I now share my bed with two other people — my 5-month-old daughter sleeps in my arms between my fiance and I. With our baby acting as a physical barrier, there is no room for intimacy. Combined with my busy school and work schedule, it has been hard to maintain a sexual relationship.
My fiance and I are no strangers to the woes of a decrease in relationship satisfaction. Shortly after the birth of my daughter, we found that all our focus was on her. While she deserves all this attention and affection, we felt distant from the romantic and sexual relationship that helped produce her in the first place.
Spontaneity often takes a backseat to ensuring the baby is taken care of. Rather than enjoying late nights of each other’s company, we’re up late changing diapers and comforting our child.
When we first started dating, it was in high school and my sexual experience was nonexistent. That changed a few months into our relationship.
Mornings where I would try to sleep in until my zero-period class transformed into mornings of waking up extra early to sneak over to his place while his parents were at work. I know, typical high school procedure, but those mornings still meant a lot to me because of how strong of an attraction we had for each other.
A few years forward, and the initial spark we once had slowed down due to new stresses of the real world. Work and school schedules took away from our bonding time. Once we figured out the best times to see each other, it was easy to wiggle in little dates here and there.
With the birth of our daughter, it came time to consider new ways for keeping the passion alive within our relationship. It is important in a relationship to maintain a connection and a sexual attraction to one another. According to research from the Journal of Personality and Social Psychology, evidence suggests there is a decline in relationship satisfaction after childbirth because of the changes that parenthood brings to work routines and social lives.
At first, there were practical reasons why we abstained from each other. After natural childbirth, it is recommended that a woman should not engage in sex until four to six weeks after. We waited seven.
After the birth of our daughter, we started counting down the weeks and days until we could have sex again. As the time got closer, I found myself feeling nervous. Within nine months of carrying my daughter, my body went through a lot of changes to prepare for her. After giving birth, some of those changes remain present.
The mirror reflects an image I am not familiar with. A figure with wider hips and a flabbier stomach lined with stretch marks because of the life that formed within its borders. It is hard to find myself sexy, or believe that my fiance still finds me sexy, when all I see is a mom bod.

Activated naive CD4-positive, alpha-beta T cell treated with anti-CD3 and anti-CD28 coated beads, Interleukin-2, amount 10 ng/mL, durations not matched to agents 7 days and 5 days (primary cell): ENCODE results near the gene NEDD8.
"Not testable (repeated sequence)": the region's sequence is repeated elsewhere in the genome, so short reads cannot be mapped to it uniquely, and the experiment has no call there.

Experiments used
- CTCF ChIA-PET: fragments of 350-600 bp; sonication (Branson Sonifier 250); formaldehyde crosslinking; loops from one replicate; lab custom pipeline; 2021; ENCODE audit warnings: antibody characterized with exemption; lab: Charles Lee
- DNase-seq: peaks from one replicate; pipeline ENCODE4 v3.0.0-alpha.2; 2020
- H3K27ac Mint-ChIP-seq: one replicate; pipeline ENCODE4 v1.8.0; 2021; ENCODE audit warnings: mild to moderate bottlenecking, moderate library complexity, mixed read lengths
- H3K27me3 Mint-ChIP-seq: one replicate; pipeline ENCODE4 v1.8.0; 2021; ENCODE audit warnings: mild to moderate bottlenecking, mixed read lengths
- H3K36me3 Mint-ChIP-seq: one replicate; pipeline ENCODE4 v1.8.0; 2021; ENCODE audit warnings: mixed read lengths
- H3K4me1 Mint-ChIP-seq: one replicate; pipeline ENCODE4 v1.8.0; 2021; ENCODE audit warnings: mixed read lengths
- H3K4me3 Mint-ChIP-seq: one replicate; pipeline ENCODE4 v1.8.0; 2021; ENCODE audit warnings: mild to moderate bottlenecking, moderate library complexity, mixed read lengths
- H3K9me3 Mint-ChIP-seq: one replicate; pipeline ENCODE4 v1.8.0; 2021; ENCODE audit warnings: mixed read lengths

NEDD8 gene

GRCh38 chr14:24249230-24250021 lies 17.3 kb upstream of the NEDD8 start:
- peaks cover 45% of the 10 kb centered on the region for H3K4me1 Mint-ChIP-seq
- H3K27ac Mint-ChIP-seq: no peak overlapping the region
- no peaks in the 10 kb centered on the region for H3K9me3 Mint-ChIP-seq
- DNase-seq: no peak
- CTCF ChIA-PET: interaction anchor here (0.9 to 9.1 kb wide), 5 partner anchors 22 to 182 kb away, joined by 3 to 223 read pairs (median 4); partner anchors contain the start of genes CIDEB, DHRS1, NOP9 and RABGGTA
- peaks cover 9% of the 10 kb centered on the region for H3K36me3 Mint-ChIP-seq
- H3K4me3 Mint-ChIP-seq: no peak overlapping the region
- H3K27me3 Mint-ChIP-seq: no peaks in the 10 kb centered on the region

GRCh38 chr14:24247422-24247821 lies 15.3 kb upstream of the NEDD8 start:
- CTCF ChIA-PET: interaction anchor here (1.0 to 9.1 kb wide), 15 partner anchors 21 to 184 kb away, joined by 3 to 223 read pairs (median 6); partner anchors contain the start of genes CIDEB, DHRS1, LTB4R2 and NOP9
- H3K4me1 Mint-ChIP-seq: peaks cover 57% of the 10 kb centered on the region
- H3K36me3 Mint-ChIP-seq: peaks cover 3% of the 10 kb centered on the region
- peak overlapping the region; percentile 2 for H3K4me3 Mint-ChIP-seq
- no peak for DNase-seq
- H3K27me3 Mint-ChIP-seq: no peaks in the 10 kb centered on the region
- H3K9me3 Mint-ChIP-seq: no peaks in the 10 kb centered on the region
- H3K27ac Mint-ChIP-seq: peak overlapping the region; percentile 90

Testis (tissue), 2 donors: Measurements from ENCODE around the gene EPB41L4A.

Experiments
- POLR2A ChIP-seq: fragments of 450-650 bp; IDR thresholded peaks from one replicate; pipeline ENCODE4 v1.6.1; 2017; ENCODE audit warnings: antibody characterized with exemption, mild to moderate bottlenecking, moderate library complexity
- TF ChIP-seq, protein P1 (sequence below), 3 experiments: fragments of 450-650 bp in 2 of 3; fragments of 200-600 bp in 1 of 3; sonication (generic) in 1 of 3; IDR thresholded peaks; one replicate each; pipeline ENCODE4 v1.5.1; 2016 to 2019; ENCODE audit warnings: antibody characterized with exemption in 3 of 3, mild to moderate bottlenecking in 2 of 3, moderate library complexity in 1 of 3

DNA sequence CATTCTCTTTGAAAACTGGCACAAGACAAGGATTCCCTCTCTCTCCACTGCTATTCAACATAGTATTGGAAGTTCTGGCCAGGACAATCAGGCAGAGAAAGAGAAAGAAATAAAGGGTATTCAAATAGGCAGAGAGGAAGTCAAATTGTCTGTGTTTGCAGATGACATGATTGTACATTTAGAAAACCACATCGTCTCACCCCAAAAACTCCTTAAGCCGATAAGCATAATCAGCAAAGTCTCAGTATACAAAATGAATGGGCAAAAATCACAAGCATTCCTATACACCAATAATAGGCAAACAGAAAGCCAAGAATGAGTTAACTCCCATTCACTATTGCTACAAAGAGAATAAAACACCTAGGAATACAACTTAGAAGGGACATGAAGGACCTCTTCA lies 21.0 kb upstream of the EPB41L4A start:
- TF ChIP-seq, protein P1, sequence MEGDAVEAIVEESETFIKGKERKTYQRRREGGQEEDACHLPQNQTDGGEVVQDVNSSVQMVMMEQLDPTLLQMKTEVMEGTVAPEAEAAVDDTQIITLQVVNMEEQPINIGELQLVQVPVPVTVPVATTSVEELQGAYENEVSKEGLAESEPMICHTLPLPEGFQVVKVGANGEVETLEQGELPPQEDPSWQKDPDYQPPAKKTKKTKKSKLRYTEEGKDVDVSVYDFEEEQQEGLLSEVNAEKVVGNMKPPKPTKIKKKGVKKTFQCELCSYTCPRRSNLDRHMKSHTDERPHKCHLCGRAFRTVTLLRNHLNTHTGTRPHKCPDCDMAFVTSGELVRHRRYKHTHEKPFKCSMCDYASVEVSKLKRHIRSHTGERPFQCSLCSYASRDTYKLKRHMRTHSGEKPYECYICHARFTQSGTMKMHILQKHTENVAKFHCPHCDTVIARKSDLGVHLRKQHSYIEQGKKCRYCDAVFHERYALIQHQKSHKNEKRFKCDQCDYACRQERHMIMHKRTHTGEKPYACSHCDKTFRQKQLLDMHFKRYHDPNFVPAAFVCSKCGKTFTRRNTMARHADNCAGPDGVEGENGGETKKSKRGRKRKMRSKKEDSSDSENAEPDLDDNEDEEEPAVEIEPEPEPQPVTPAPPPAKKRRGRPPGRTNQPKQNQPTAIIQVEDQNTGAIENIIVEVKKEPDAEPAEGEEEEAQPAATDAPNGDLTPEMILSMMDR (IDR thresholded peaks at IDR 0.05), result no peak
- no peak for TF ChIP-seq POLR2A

It is common for self-esteem to be tested. Becoming a mother is an important period of development in self-esteem, according to research from the Journal of Personality and Social Psychology. Its studies show that transitioning into motherhood can produce a gradual decrease in self-esteem over the three years that follow.
For our own sanity, self-esteem and sex drives, we needed to find more time for romance.
When we get lazy or too tired, having picnic dates in bed while indulging in Chinese takeout and a movie, all while our daughter contently sleeps in her crib, has been one way for us to work on our relationship satisfaction.
It takes a lot of thought and planning for a romantic night out, so when the fridge is stocked full of breastmilk and my mom or aunt are available to babysit, we jump at the chance to enter the world without a baby for a little bit.
As I get ready for our date, I get to use all the expensive cosmetics I have collected, and I pick out a nice outfit that does not consist of yoga pants and a loose T-shirt.
These dates are important, even though they are not extravagant, because they help give us a stronger satisfaction within our relationship. According to The Journal of Sex Research, better satisfaction in the relationship leads to a better sexual connection.
It truly is the little things, like our private movie nights, romantic walks at sunset and nights out, that help maintain a relationship mentally and sexually. They allow us to reconnect and find our identities as not just parents, but also as lovers.